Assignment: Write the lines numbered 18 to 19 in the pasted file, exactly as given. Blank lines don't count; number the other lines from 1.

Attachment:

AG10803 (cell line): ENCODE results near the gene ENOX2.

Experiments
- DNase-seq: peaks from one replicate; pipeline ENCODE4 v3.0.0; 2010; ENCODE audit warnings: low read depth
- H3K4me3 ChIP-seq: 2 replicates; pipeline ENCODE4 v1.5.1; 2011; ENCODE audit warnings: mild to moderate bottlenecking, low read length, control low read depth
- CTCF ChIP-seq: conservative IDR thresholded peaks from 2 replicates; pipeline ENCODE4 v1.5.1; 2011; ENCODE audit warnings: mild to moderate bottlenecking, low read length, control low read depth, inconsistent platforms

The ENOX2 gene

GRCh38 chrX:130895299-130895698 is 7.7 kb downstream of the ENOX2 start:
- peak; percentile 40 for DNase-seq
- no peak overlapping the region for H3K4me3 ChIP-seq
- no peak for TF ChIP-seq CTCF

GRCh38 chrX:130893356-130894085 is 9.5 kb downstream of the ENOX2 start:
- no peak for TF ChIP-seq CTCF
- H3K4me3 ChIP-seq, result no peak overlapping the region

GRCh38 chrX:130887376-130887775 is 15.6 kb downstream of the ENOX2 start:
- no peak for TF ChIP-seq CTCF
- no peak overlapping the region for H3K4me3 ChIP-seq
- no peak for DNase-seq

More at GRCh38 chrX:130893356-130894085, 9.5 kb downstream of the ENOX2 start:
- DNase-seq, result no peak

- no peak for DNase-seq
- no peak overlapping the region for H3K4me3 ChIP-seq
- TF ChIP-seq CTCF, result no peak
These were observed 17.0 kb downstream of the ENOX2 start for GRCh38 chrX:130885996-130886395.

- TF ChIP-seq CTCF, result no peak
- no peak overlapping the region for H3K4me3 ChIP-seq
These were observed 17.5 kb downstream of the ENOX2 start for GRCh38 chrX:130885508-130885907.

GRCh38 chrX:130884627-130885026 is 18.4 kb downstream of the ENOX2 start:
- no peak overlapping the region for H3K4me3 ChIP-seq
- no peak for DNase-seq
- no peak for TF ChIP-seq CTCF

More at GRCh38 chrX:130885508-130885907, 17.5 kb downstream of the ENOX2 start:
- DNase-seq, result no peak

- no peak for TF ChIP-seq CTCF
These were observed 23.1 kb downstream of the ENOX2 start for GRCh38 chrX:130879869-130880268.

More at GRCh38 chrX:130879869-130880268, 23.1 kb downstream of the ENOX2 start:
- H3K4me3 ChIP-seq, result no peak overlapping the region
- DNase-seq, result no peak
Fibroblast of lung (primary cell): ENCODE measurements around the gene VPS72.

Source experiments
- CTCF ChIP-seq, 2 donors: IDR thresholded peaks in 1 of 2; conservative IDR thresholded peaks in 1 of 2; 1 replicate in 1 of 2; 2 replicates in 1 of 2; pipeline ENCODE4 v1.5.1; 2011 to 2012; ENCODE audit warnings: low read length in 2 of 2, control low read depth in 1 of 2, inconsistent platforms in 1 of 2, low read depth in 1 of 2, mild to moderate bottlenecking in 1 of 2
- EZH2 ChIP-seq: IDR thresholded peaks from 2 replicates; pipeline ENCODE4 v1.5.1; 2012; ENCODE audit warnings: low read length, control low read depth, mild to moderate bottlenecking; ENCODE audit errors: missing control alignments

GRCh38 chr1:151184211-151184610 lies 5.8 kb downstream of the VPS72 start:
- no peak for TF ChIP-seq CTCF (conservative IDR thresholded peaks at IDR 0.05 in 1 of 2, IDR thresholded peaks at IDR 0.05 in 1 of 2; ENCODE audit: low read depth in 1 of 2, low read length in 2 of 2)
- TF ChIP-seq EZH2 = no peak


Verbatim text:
More at GRCh38 chrX:130893356-130894085, 9.5 kb downstream of the ENOX2 start:
- DNase-seq, result no peak